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      The Top Cyber Security Threats Facing Accountants, CPAs, and Bookkeepers in 2021

      With 72% of tax-filing adults in the US expressing some level of concern over their personal data being compromised when they file taxes, accounting professionals need to carefully consider threats connected to software, hardware, and communications channels.

      It’s difficult to quantify the impact of a cyberattack, but any attack must be considered a dangerous data breach. Accountancies are attractive targets as even the smallest firms possess valuable sensitive client data that cybercriminals can use to steal identities, create fraudulent tax returns, or drain life savings.

      In this post we’ll review cybersecurity in accounting and show how cloud hosting is a straightforward way to eliminate threats.

      What Are the Biggest Threats to Accountants? 

      The most common threat to accountants is malicious software, or malware. Around 91% of all cyberattacks start with a phishing email that entices you to open a link or attachment containing malware, according to the IRS. Once you download malware the attacker can steal passwords, track keystrokes, or gain access to sensitive client data in your computer systems.


      A type of malware that inserts itself in legitimate programs and self-replicates into other programs on the host system. 


      Malware that restricts access to software or client files until a ransom is paid. Ransomware is increasingly pernicious since attackers can hire a service to perform the ransomware attack, then demand payment in the form of cryptocurrency to keep their identity hidden. An Albany, New York-based accounting firm was hit with one such attack in December 2019. The attackers breached the firm’s computer network for three days before the firm noticed. They exposed confidential data of some of the accountancy’s healthcare clients, including names and dates of patients, and blocked access to the firm’s files.


      A type of cyber attack where an attacker masquerades as a legitimate organization or individual to dupe victims into opening a link or attachment that contains ransomware. In early 2021, the IRS warned tax professionals of one such email phishing scam that claims to be from “IRS Tax E-Filing.” The email asks tax professionals to reply with a copy of their driver’s license and Electronic Filing Identification Number (EFIN). The thieves could use this information to file fraudulent tax returns. The IRS also warns of a phishing scheme where cybercriminals pose as a potential client then send an email with an attachment they claim is their tax information, but in fact is malware.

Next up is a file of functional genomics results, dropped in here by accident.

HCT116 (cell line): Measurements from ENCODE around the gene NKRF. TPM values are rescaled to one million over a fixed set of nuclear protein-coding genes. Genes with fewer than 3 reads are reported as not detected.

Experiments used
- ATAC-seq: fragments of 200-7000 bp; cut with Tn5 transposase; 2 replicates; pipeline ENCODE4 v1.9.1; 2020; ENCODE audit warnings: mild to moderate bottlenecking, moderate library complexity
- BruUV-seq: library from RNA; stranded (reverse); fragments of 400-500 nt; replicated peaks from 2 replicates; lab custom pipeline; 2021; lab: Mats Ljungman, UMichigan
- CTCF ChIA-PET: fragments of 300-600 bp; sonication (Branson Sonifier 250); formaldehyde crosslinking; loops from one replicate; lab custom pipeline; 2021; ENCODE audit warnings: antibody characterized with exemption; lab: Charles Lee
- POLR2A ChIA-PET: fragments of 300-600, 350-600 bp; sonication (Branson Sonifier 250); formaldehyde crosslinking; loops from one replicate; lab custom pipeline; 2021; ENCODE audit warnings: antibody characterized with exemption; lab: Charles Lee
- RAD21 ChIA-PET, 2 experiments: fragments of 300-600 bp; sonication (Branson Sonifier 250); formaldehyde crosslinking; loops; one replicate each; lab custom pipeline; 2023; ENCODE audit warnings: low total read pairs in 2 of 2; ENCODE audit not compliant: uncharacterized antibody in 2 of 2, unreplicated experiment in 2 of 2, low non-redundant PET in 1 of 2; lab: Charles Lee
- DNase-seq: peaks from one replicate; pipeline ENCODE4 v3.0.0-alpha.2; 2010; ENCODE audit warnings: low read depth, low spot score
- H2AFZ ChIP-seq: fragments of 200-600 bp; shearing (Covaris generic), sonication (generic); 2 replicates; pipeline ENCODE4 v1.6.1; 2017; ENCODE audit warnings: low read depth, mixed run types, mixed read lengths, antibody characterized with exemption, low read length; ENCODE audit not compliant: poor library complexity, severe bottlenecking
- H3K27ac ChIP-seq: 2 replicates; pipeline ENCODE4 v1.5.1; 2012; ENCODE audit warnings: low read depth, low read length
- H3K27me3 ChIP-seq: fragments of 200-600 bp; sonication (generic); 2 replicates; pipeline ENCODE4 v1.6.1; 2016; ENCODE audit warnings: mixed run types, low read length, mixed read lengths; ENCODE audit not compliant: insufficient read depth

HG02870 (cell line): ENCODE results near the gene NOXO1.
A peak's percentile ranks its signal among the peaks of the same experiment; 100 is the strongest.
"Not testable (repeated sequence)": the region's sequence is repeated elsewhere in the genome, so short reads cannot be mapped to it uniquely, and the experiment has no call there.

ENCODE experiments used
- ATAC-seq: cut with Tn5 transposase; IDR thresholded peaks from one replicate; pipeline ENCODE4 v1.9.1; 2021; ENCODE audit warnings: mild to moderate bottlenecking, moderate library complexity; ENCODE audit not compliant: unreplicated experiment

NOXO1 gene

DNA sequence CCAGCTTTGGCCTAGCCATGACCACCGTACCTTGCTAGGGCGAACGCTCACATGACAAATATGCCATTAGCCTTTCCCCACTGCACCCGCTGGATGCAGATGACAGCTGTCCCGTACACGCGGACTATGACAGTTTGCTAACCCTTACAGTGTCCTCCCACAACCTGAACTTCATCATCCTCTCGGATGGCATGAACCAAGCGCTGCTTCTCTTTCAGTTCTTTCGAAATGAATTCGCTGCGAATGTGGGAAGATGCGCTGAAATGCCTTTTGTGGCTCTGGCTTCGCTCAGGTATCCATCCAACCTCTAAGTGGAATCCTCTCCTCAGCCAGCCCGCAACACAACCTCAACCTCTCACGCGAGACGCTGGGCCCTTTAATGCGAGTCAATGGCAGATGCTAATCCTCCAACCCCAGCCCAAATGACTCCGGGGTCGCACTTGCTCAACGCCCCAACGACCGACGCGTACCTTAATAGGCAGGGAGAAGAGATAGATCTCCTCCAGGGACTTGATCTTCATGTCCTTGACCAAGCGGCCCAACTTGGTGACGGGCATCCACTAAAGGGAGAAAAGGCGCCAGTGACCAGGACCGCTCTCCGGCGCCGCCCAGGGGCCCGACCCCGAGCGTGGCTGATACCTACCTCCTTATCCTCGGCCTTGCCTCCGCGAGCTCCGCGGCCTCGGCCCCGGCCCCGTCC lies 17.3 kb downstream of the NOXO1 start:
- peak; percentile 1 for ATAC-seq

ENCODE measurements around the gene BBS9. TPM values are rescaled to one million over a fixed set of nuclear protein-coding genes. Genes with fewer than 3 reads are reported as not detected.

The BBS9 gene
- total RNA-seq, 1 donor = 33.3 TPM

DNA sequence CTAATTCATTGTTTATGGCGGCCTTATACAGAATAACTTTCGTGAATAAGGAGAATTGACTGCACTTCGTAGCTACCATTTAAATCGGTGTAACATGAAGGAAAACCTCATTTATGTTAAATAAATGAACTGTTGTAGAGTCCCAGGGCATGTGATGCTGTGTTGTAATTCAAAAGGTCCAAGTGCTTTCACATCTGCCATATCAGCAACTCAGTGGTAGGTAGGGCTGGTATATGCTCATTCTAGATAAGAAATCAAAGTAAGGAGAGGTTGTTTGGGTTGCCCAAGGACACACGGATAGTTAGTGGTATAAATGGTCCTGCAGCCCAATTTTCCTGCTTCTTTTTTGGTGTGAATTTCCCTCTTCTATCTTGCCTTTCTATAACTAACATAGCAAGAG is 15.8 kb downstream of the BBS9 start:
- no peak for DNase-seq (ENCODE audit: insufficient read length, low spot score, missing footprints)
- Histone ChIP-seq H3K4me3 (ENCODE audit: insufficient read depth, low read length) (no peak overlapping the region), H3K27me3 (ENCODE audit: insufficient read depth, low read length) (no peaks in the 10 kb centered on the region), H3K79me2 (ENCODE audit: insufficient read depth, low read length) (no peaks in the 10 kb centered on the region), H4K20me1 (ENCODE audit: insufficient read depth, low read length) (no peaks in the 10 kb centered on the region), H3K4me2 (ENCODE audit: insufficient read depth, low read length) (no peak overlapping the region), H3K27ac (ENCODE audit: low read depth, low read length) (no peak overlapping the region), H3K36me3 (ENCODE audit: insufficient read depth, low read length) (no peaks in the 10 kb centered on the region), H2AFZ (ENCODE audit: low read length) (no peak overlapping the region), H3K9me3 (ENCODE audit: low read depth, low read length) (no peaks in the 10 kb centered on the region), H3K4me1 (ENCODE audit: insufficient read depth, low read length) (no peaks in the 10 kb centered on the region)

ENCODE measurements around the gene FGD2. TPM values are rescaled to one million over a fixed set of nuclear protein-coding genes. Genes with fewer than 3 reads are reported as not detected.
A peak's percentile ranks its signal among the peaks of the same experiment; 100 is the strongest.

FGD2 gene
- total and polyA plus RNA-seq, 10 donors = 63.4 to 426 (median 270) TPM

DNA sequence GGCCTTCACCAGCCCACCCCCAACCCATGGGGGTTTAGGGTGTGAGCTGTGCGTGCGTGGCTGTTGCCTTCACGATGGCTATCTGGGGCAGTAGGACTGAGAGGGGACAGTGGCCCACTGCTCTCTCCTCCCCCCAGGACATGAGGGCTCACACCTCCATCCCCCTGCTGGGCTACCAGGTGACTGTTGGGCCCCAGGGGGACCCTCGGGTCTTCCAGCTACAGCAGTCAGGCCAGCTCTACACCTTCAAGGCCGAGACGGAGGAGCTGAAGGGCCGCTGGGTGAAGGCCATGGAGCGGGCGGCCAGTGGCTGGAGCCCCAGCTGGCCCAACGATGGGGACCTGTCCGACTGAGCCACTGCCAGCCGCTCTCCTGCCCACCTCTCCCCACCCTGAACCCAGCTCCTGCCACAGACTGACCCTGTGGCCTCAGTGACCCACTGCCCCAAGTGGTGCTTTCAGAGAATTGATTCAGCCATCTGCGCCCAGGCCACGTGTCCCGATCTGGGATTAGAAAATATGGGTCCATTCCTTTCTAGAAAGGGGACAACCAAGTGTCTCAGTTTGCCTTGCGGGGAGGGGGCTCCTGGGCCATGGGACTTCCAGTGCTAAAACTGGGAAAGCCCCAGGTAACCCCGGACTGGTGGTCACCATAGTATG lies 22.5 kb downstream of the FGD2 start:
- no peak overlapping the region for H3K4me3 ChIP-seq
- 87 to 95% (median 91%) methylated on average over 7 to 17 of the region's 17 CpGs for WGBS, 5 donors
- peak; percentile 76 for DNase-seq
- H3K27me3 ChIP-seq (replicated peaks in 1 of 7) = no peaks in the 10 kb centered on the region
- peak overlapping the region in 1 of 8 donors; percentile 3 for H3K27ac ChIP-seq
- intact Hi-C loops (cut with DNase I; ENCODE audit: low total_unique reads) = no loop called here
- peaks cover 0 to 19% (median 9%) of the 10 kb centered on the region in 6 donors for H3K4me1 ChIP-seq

How Does Malware Enter Your System?

      Office technology and staff behavior can present potential gateways for hackers and their malware. Proactive steps must be taken to close vulnerability gaps.

      Vulnerable technology

      Computers, laptops, smartphones, and wireless networks present exposure risk for accountancies. Client data stored on devices could be jeopardized if attackers gain access to the device by infecting it with malware. Using public WiFi networks to share work files also leaves them open to attackers, as public WiFi is notoriously vulnerable to hackers.


      SMS texts lack end-to-end encryption, so if hackers attack the network used to send your messages, they can read the contents and steal sensitive data. Cell phone services including Verizon, T-Mobile, and US Cellular store the contents of texts for a period of time, presenting another layer of vulnerability. This means SMS is not a secure way to share sensitive client information.

      Weak security at the email recipient’s end